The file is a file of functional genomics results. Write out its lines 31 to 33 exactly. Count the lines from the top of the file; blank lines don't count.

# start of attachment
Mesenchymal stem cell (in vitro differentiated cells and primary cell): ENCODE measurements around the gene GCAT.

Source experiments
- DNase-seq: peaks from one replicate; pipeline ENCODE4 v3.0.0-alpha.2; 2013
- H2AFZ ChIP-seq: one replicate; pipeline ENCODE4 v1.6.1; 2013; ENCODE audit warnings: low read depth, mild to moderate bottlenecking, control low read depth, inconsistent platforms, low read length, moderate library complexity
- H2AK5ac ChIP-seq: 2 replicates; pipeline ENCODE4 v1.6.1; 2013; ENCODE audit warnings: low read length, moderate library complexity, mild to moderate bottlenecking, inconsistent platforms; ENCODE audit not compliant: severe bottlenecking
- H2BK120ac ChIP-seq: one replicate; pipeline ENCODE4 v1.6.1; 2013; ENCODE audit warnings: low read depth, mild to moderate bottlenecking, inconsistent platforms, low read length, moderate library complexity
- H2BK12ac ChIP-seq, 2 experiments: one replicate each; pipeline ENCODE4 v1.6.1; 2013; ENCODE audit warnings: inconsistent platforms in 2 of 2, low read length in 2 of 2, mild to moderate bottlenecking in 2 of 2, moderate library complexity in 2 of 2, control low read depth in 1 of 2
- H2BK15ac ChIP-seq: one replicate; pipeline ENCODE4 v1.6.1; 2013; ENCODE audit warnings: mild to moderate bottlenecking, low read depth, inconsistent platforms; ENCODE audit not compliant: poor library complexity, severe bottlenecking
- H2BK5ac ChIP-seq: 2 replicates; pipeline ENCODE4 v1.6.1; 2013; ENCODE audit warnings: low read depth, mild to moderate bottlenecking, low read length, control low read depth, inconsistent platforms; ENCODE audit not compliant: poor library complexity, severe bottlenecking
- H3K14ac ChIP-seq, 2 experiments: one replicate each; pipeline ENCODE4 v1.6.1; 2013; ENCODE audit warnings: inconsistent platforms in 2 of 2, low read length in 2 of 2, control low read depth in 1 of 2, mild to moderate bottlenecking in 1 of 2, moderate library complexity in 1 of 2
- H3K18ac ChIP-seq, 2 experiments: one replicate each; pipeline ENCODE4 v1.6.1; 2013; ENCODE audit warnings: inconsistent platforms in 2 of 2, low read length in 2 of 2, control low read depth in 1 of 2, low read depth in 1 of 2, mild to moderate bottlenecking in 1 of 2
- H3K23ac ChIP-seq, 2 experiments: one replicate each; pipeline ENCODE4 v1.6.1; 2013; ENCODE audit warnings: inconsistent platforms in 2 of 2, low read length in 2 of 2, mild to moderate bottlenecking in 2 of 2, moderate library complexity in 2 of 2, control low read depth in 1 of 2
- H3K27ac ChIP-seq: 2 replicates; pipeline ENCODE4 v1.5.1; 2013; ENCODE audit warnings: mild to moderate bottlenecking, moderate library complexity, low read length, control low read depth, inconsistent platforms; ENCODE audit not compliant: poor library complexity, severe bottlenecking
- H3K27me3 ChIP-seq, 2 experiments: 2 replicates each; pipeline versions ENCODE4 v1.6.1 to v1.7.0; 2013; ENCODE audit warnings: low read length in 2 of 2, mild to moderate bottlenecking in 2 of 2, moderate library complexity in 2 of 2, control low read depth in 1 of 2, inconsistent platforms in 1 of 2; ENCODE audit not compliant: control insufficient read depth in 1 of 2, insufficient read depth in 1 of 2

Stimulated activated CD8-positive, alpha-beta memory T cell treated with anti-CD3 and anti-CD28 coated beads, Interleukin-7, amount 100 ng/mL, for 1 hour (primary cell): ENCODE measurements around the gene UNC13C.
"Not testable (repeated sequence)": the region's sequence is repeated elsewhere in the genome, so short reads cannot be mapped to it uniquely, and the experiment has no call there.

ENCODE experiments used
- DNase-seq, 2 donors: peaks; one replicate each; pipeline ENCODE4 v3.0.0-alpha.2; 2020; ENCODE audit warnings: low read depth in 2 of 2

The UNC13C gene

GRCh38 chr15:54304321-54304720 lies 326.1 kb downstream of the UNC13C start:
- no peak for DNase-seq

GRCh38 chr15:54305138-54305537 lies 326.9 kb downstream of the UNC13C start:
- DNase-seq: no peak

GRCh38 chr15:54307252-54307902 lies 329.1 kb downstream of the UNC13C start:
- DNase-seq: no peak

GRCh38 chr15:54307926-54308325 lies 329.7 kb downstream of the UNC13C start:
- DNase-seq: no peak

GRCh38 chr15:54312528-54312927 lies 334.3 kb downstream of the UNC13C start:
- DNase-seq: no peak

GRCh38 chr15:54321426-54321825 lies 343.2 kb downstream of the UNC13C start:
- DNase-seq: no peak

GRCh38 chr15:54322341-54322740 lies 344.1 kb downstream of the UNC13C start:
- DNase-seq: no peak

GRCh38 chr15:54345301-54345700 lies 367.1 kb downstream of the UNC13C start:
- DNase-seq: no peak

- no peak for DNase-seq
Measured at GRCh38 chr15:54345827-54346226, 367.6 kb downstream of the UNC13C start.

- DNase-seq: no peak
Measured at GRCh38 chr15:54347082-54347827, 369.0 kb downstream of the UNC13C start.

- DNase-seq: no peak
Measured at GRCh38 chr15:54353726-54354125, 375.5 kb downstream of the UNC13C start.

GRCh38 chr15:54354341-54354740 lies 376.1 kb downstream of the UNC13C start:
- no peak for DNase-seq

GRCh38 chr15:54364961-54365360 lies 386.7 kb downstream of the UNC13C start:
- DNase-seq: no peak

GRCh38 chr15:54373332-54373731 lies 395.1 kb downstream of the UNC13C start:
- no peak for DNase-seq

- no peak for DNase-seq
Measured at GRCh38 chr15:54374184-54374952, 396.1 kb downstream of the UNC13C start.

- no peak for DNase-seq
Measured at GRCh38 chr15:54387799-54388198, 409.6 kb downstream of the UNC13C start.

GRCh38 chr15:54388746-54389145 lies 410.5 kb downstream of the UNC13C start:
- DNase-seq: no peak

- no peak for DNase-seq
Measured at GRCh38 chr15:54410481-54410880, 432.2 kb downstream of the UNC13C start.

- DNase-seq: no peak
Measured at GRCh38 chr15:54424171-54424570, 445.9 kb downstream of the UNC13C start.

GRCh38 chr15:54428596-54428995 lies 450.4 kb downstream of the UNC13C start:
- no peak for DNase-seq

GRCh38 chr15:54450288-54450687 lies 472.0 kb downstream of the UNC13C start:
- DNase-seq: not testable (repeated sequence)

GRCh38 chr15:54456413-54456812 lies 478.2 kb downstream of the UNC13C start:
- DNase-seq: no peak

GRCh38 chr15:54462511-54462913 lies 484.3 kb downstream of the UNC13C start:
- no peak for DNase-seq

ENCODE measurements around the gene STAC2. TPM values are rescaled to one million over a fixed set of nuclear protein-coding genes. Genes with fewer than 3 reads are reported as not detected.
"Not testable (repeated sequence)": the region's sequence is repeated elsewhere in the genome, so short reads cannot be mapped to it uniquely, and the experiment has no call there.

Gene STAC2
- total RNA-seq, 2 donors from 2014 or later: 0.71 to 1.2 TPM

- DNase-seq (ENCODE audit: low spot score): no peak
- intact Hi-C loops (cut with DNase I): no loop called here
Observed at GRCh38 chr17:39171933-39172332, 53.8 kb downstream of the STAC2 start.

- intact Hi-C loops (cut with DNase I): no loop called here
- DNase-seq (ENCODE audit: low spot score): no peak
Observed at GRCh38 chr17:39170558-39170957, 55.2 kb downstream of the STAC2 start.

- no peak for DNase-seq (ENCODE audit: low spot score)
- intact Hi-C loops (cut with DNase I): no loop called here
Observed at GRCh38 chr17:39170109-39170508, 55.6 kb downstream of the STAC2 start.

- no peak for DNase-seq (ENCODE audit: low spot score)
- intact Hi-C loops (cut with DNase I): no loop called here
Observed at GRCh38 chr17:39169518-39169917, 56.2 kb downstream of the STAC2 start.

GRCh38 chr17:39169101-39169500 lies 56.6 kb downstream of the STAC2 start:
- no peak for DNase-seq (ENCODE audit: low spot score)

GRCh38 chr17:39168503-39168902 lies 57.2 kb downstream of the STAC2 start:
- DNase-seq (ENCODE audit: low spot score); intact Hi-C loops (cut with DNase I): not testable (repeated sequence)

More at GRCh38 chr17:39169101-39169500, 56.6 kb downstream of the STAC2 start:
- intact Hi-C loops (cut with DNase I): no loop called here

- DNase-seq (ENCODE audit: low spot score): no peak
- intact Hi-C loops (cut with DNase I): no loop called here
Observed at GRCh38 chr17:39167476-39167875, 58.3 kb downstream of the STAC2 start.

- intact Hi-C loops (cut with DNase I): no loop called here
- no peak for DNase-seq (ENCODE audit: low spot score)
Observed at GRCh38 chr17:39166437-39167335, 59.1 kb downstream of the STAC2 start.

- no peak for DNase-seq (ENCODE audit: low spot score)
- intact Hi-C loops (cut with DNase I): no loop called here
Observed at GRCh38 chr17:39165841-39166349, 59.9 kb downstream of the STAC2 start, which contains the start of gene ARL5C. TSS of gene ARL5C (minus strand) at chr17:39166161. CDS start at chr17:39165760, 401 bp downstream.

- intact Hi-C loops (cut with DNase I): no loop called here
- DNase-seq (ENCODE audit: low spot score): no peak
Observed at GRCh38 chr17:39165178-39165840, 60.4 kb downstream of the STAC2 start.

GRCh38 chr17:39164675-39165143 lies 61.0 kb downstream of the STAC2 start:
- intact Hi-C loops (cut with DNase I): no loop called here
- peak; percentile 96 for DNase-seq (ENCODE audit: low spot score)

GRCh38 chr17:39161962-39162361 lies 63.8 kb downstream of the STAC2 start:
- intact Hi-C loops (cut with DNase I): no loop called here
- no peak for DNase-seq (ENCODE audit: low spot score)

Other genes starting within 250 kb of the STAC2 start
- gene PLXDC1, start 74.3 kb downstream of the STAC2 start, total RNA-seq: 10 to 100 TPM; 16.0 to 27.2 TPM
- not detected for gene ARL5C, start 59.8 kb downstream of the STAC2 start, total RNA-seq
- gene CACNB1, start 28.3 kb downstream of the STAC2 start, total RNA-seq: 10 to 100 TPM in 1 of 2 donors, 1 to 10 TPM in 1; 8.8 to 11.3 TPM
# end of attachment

- DNase-seq: no peak

GRCh38 chr15:54322341-54322740 lies 344.1 kb downstream of the UNC13C start:
- DNase-seq: no peak